While the billionaire-politician has vowed to steer clear of the euro zone and echoes other eastern EU leaders who accuse Brussels of attempting to limit national sovereignty by imposing rules like migrant quotas, he favors a united Europe and balks at talk of a “Czexit.”
Babis’ main rival, Social Democrats leader and Foreign Minister Lubomir Zaoralek has said he hoped that the future government would ensure that the Czech Republic does not drift to the EU’s periphery.
Partial results showed the anti-EU Communists took the fifth spot winning 8.51 percent support.


‘No-deal’ Brexit would hit trucks, airlines and pet owners — govt papers

Updated 9 min 22 sec ago
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‘No-deal’ Brexit would hit trucks, airlines and pet owners — govt papers

  • Many business chiefs and investors fear politics could scupper an agreement
  • Without a deal, the UK would move to customs arrangements set by the WTO for external states with no preferential deals

LONDON: Leaving the European Union without a proper divorce deal could ground airlines, stop hauliers from lugging goods to the world’s biggest trading bloc and even make headaches for pet owners who want to take their dogs on holiday, according to government documents.
With just six months to go until the United Kingdom is due to leave the EU on March 29, Prime Minister Theresa May has warned that negotiations are at an impasse and that the EU must come up with new proposals on how to craft a divorce settlement.
Many business chiefs and investors fear politics could scupper an agreement, thrusting the world’s fifth largest economy into a “no-deal” Brexit that they say would spook financial markets and silt up the arteries of trade.
Britain, which has warned it could leave without a deal, published 25 technical notices on Monday covering everything from commercial road haulage and buying timber to airline regulations and taking pets abroad.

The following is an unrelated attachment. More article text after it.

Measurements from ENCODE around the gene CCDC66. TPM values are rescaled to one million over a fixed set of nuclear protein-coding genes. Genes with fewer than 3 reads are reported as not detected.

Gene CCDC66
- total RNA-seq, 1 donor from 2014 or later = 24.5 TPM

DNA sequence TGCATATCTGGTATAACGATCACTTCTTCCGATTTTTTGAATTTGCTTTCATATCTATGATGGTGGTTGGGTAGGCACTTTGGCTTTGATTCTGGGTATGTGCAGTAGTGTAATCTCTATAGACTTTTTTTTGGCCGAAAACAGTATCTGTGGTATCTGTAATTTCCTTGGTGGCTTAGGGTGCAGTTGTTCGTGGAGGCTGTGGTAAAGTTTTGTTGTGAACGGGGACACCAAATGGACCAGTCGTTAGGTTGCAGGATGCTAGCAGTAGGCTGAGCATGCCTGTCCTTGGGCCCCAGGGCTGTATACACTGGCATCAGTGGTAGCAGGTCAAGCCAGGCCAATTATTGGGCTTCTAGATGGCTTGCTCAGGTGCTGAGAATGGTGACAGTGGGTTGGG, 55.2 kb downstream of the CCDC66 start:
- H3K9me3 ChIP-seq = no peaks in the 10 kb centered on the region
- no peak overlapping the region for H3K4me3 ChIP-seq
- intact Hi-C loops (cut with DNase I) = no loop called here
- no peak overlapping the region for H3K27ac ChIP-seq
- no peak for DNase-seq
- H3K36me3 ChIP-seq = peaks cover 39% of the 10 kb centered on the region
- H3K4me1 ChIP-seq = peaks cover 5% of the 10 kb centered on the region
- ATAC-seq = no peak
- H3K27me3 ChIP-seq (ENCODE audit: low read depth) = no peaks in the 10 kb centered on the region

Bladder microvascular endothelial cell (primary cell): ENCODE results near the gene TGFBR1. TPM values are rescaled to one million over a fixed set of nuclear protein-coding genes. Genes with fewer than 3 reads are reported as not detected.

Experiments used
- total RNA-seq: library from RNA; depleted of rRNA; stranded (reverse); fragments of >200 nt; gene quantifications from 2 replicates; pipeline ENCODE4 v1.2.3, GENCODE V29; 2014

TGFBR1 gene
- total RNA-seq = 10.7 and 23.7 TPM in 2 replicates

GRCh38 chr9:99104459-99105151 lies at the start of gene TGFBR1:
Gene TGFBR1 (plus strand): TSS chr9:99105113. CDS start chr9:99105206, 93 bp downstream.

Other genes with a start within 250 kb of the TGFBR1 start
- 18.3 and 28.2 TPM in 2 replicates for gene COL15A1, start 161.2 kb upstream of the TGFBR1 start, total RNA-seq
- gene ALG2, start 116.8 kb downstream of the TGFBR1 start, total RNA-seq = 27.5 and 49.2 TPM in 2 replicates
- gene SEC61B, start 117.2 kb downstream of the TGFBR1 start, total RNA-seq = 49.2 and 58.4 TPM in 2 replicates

“If the UK leaves the EU in March 2019 with no agreement in place, UK and EU licensed airlines would lose the automatic right to operate air services between the UK and the EU without seeking advance permission,” the government said.
Overall, the government has published more than 65 such notices giving a glimpse of what a no-deal Brexit — the nightmare scenario for chief executives of most multinationals operating in Britain — would look like.
Amid warnings that trucks could stack up on both sides of the English Channel in the confusion of a no deal, Britain said it would seek to strike bilateral agreements with European countries to ensure hauliers would retain access.
The notices covered a vast swathe of the British economy, warning, for example, that labels on packaged food would have to be changed.
“Use of the term ‘EU’ in origin labelling would no longer be correct for food or ingredients from the UK,” the government said.
Honey producers would have to change their labels while EU countries might not accept British mineral water, the government said.
In the worse case scenario for pet owners, dogs, cats and even ferrets might need health certificates and rabies jabs. Travel plans would have to be discussed with a vet at least four months in advance before traveling to the EU.
That would mean someone wanting to take their pet to the EU on March 30, 2019, the day after Britain leaves the bloc, would have to discuss the trip with a vet before the end of November.
Without a deal, the UK would move from seamless trade with the rest of the EU to customs arrangements set by the World Trade Organization for external states with no preferential deals.
Brexiteers accept there is likely to be some short-term economic pain but say the government is trying to scare voters about the impact of a no-deal Brexit.
Britain, many Brexiteers say, will thrive in the longer term if cut loose from what they see as a doomed experiment in German-dominated unity and excessive debt-funded welfare spending.